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price of English goods becomes determined by the price of foreign goods.1 But what was the price regulated by, when our foreign rivals could not compete against us, both in neutral and our home markets? Clearly by the ability of the consumers to pay. It follows, therefore, so far as our free-trade exchanges are concerned, that home prices are only in process of becoming regulated by foreign prices. In the first period of his prosperity, the free-trade, merchant made his own prices. He grew rich upon the produce of his monopoly. But now, in the second period, he is having his price made for him, and with the ensuing consequences, not only do his profits get smaller and smaller, but the quantity of his goods is reduced. The free-trade merchant, therefore, is nowadays in the unhappy position of having the candle of his misfortunes burning at both ends! The second period of the free-trade merchant's career is thus consumed in the process of equilibration—we mean in his attempt to get on equal terms with protected rivals. But foreign export prices have become so low, that he can no longer stand up against them with profit to himself. We are thus arriving at the third period, in which he will have to propose a reduction of his labourer's wages; a measure which has already been advocated by the greatest living free-trade economist, Mr John Bright. And this is progress! We do not deny that the nation advanced commercially under the primary and moral influence of free trade, and the material conduct of other forces. What we assert is that this advance was not an equal advance, for it affected manufacture alone; and that free trade, and free trade alone, has destroyed our agriculture, while it has helped to elevate our manufacturers. But even this prosperity of manufacture was transitory. We have already seen its level of prosperity receding. What is the causation of that catastrophe? How shall we be able to afford stability to the superstructure when its foundations have been undermined? How support the labouring class, artificially enlarged by a transient influence, when the means of employing it are being still further reduced 1 The railway rates are reduced; the labourers' wages are going to be reduced, if they are not so already; and the British manufacturer has to seek markets anew, for protected countries do not like his goods, and neutral markets will not give the price which he demands for them. They can get them cheaper from protected countries. There must be a lesion lurking somewhere, it is clear. But it is not discerned by all; it resides in the cost of freetrade labour being too dear. While all else is cheap (there are but few exceptions), labour remains dear1 in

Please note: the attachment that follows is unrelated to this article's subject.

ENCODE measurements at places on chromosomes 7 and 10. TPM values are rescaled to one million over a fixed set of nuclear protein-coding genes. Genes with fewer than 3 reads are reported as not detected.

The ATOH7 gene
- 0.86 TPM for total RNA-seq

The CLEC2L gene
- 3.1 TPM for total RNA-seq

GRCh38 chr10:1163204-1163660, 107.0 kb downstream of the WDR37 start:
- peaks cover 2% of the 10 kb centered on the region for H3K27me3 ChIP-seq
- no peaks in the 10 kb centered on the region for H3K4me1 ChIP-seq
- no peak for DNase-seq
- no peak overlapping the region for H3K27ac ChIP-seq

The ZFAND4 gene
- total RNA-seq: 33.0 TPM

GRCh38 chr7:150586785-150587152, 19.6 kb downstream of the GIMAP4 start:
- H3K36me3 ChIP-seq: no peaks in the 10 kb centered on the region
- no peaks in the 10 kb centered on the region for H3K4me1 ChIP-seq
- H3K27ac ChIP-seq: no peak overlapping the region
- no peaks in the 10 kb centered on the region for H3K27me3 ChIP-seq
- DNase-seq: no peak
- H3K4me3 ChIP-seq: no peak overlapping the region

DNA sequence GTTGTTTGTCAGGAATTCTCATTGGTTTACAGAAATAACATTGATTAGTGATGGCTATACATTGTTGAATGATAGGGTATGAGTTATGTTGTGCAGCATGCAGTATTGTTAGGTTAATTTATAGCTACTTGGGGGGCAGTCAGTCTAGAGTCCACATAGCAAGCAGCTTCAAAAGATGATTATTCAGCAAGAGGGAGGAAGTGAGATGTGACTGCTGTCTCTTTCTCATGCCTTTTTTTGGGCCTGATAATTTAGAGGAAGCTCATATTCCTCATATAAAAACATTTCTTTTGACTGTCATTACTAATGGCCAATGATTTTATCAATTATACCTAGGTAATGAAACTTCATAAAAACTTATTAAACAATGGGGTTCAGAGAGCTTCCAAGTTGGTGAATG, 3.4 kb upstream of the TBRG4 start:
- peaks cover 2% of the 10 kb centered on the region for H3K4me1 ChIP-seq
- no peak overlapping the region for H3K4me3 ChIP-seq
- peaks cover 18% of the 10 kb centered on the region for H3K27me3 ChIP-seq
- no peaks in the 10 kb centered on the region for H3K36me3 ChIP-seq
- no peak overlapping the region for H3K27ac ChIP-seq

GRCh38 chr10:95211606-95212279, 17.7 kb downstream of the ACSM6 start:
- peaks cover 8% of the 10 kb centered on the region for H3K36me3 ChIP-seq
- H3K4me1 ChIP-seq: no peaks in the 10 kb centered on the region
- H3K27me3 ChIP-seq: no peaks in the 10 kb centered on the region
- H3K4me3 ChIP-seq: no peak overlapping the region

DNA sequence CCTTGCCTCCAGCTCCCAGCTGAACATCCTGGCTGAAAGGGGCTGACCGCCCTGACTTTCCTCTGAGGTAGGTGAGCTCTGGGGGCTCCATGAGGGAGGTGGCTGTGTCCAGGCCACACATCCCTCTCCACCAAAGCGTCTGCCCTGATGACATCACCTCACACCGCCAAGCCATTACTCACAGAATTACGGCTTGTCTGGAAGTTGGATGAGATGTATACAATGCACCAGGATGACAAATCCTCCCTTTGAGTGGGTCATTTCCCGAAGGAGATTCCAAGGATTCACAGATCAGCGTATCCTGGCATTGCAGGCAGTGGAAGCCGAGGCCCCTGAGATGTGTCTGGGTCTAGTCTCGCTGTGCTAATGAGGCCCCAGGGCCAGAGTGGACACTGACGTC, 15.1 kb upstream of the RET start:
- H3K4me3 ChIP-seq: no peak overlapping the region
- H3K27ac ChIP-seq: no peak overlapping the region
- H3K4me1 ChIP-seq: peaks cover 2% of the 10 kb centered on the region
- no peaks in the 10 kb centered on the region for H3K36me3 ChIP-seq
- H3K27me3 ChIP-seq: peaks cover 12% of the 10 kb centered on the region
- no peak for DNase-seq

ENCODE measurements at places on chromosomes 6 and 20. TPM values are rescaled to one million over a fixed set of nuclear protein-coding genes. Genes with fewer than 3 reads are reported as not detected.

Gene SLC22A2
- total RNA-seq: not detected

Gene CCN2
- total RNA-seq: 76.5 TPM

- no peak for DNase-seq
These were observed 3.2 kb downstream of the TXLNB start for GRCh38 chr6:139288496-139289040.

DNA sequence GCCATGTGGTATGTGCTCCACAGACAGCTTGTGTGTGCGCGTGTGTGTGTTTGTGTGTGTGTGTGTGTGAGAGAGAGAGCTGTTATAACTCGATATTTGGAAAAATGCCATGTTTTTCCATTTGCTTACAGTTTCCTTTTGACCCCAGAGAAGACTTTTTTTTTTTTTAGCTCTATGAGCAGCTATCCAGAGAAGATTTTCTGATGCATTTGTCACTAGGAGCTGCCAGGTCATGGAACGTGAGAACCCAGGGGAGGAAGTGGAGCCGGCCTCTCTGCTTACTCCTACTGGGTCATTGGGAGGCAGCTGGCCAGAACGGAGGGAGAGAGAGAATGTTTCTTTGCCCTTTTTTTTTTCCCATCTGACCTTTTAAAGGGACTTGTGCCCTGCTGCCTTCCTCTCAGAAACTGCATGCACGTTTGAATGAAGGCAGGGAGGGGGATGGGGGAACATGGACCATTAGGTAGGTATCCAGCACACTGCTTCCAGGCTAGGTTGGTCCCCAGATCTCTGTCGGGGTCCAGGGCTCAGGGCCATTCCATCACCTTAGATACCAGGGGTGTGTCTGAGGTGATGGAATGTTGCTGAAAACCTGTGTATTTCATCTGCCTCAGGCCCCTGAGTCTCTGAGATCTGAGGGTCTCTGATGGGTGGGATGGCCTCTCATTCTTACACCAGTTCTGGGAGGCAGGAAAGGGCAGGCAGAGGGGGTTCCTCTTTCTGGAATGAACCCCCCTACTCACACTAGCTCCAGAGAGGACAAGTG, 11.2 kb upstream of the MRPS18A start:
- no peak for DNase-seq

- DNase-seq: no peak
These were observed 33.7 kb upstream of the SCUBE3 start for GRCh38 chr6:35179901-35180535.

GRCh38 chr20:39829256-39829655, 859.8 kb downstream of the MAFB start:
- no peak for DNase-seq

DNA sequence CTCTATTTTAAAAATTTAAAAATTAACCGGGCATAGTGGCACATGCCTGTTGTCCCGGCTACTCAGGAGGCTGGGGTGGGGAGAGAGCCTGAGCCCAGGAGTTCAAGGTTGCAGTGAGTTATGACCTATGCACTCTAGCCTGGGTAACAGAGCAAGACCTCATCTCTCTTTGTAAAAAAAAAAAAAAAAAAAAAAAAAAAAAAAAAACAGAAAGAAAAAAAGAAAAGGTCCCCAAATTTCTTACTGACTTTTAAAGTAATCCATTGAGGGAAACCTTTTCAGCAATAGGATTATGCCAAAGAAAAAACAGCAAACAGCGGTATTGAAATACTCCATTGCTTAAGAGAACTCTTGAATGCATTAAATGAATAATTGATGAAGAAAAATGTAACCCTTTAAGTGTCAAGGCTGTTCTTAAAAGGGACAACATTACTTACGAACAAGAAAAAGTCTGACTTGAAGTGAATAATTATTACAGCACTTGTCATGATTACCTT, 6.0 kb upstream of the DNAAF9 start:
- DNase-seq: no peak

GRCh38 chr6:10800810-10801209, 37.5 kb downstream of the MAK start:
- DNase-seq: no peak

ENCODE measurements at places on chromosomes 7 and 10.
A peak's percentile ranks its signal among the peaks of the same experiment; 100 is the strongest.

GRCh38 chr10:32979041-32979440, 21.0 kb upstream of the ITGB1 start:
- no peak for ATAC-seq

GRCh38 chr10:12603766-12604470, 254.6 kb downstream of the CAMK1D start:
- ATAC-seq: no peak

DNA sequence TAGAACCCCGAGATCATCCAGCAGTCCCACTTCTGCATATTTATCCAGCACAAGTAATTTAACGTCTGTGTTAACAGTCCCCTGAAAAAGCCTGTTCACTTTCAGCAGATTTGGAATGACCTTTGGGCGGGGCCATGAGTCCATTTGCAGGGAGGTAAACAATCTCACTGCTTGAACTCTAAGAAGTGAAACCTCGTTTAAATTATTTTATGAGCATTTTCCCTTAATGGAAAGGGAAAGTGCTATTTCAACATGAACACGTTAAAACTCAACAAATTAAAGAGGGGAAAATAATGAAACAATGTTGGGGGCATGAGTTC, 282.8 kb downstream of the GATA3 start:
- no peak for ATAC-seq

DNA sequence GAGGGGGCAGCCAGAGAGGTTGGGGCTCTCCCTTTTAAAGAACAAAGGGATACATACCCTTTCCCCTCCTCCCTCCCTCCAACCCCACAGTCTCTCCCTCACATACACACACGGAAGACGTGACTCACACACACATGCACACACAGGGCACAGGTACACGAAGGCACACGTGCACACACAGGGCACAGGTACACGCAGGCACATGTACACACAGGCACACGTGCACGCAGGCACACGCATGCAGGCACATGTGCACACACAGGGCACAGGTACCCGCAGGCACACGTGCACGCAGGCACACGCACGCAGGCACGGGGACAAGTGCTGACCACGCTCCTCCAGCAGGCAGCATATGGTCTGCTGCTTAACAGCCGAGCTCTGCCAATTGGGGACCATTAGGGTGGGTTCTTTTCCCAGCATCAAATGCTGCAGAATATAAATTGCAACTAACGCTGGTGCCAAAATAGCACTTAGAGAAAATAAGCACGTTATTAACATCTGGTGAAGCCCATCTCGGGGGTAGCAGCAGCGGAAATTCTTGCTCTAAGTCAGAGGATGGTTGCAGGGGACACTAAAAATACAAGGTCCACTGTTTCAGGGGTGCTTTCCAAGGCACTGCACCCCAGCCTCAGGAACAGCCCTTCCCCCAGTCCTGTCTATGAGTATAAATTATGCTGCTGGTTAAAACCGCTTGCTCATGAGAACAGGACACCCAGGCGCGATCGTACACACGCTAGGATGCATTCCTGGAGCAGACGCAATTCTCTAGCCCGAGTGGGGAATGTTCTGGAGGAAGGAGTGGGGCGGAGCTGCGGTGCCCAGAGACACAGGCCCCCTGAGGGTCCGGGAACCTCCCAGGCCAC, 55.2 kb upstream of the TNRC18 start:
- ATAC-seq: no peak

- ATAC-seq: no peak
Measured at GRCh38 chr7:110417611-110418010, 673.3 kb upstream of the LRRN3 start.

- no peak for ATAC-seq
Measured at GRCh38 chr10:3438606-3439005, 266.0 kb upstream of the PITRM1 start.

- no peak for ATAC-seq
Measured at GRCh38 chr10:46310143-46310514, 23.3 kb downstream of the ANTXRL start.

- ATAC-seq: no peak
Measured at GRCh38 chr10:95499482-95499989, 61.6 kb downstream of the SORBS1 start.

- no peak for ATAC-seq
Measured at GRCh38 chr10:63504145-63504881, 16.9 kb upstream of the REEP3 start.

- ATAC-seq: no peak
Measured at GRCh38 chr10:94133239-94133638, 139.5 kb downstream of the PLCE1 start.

1 1. In the home market, because of the free entry of foreign produce, raw and manufactured. The importation of foreign corn has sent its price from 50s., which was the level Cobden anticipated (p. 73) to 30s. per quarter. Is this the lowest price at which corn can be grown abroad at a profit? The same tendencies exist in every imported article.